Regina city council has voted to move from annual to biennial progress reports for its Lead Service Connection (LSC) Management Program and report all future data from the program through the City’s open data website.
The public report on the open data site will include the number of lead connections replaced, the number of filters given out, and the results of new testing for service connections containing lead, or lead in the household plumbing systems, such as lead solder or brass plumbing fixtures.
While annual reports on the program have been required since 2018, some councillors questioned the practical elements of staff reporting annually on a program that effectively hasn’t changed.
“I think it needlessly takes the time of council to repeatedly bring it forward when it’s the same form each year,” suggested Councillor Bob Hawkins during council’s debate.
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A new progress report prepared by the public works and infrastructure department for Regina’s executive committee shows that there are approximately 3,000 City-owned LSCs remaining. Regina’s plan is to replace all LSCs by 2036 at a cost of about $36 million. That is a target of about 220 replacements per year.
The local Get The Lead Out committee appeared before council to convey what it called a lack of urgency around the City’s LSC replacement timeline. Committee representative Patricia Elliott also called for the progress reports to remain annual to preserve open public discussion, feedback, and transparency.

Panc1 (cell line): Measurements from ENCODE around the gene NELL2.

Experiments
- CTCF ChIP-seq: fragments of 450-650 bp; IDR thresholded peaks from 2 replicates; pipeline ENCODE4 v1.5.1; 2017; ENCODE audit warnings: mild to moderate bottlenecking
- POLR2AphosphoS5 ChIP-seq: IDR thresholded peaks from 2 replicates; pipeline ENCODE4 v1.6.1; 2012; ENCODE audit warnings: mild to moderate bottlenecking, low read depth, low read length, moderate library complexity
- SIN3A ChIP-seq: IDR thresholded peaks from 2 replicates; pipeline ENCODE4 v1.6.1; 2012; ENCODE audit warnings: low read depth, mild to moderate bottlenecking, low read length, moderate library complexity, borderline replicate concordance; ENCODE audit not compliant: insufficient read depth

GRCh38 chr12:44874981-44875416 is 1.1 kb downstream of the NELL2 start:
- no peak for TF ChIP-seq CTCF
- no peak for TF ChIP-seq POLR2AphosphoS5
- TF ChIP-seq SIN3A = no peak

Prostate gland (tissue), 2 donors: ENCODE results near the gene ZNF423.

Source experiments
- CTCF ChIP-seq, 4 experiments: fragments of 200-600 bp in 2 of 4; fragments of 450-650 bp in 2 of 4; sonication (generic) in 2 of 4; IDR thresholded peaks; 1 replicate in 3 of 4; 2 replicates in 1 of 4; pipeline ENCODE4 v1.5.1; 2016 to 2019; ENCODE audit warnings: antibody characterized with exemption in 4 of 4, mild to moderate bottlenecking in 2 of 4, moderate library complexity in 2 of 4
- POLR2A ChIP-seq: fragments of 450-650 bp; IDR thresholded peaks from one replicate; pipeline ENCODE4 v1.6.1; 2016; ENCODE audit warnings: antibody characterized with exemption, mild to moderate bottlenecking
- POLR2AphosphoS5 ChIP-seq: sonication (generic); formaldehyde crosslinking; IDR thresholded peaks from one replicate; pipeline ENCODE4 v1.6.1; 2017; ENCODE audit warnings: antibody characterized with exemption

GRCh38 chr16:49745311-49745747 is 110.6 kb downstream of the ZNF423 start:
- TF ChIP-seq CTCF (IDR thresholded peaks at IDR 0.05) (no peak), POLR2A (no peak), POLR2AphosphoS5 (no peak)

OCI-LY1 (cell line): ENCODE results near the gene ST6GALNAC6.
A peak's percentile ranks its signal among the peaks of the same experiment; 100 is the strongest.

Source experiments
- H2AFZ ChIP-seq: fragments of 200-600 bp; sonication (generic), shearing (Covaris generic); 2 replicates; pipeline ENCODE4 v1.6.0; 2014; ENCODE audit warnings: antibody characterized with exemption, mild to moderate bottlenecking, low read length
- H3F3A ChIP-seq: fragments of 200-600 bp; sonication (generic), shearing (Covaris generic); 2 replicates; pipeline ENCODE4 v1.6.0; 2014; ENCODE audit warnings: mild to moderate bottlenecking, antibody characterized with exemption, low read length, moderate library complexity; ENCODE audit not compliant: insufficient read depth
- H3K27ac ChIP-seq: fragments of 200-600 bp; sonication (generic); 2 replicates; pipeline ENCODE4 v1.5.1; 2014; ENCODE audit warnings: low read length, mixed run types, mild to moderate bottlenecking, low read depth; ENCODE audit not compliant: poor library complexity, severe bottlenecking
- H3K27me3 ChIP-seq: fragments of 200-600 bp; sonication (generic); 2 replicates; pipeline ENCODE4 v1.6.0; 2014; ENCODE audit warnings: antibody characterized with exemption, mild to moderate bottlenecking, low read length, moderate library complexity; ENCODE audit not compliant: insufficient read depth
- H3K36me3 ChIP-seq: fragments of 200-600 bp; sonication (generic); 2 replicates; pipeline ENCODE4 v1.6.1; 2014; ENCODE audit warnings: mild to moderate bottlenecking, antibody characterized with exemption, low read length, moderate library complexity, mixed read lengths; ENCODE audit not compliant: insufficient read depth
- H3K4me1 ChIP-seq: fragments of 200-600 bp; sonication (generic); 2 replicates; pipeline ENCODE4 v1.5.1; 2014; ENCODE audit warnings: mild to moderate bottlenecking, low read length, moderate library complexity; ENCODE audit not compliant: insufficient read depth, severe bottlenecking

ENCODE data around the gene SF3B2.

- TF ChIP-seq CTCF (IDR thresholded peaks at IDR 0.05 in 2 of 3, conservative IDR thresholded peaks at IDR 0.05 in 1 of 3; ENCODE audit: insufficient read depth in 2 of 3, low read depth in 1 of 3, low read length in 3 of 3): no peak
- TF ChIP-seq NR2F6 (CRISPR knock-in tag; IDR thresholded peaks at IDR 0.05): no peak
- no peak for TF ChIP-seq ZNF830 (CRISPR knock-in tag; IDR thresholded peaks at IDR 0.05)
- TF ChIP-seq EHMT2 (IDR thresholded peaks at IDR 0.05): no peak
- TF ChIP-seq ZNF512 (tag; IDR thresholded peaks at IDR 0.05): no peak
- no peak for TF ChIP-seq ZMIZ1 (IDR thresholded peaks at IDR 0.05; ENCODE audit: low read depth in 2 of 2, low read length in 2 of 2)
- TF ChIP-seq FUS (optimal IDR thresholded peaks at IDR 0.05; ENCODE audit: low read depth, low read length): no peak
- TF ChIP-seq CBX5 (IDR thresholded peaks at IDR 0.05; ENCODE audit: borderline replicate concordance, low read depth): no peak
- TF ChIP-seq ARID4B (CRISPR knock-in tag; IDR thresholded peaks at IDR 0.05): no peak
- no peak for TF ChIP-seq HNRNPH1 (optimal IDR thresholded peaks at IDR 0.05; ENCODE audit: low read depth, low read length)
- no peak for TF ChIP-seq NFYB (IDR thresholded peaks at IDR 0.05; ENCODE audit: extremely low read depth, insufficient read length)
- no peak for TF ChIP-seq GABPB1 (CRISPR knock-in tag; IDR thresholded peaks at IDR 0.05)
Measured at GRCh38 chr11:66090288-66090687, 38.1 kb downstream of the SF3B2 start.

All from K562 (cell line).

“They continue to delude themselves that this is an effective way to manage a highly-toxic substance in the drinking water,” Elliott told reporters outside the council meeting.
Mayor Sandra Masters noted that the LSC replacements are designed to occur in coordination with planned road upgrades to prevent duplicate excavation, asphalt and concrete work that would have generated additional greenhouse gas emissions.
“We replace the roads at the same time and in some instances sidewalks as well,” said Masters. “So the expense of multiple different departments, multiple different budgets is significant.”
Elliott also told council that water filters were not a workable solution, pointing to low uptake from the public, despite Regina’s 43% increase in distributing the filters last year for a total of 432. As of July, Regina handed out more than 200 filters so far this year. Residents can request a free tap-mounted filter unit or filtered water pitcher and have it delivered to their door. As an alternative, residents can also choose a rebate of up to $100 on their utility bill.
City administration noted that awareness and outreach efforts expanded in 2022. Through door-knocking and attending events such as festivals, staff reported 812 interactions for its LSC replacement outreach.
Regina has given an extra push to the lead service connection replacement program since Health Canada reduced the maximum acceptable concentration of lead in drinking water from 0.010 mg/L to 0.005 mg/L in 2019.